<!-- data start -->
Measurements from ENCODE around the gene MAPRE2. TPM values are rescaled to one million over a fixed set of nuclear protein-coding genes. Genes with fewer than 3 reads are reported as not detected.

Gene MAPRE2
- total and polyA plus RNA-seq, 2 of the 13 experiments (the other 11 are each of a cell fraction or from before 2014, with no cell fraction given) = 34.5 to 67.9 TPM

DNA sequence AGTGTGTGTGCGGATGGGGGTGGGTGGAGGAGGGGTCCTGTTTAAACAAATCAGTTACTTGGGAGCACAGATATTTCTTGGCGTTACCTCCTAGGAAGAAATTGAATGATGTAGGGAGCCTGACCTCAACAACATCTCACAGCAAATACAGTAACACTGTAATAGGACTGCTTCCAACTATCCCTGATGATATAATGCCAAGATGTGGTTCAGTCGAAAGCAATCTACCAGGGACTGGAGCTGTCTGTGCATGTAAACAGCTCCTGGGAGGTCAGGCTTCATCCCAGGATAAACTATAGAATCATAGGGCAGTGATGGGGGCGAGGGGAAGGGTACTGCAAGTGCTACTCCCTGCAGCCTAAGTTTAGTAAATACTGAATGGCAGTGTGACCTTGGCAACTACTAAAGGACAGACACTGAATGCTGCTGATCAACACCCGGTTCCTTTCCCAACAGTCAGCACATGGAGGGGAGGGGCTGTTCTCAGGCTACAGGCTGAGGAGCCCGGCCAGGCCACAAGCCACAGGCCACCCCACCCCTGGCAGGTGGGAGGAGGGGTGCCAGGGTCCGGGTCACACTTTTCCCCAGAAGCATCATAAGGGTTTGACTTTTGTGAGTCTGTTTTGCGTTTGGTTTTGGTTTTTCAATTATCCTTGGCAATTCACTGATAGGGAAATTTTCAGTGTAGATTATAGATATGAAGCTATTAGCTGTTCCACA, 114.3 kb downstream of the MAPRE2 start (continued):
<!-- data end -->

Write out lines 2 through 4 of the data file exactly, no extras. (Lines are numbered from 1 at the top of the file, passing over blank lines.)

Gene MAPRE2
- total and polyA plus RNA-seq, 2 of the 13 experiments (the other 11 are each of a cell fraction or from before 2014, with no cell fraction given) = 34.5 to 67.9 TPM

DNA sequence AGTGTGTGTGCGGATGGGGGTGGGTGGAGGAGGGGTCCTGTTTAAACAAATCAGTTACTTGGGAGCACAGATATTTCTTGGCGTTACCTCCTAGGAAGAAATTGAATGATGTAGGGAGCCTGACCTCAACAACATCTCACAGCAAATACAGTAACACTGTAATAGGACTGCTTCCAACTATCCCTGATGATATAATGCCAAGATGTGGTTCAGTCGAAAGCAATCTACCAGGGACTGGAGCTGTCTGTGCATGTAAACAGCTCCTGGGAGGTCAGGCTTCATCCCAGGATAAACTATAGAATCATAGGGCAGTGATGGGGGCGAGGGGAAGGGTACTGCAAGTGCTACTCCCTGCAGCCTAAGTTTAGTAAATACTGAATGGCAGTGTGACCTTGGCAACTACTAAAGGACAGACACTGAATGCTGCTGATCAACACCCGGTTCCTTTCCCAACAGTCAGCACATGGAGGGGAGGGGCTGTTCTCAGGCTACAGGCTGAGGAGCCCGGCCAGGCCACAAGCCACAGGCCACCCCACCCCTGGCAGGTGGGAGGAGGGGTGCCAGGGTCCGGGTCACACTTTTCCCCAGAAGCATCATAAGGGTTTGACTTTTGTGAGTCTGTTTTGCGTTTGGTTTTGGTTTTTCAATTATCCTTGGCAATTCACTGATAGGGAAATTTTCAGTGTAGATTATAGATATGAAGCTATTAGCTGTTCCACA, 114.3 kb downstream of the MAPRE2 start (continued):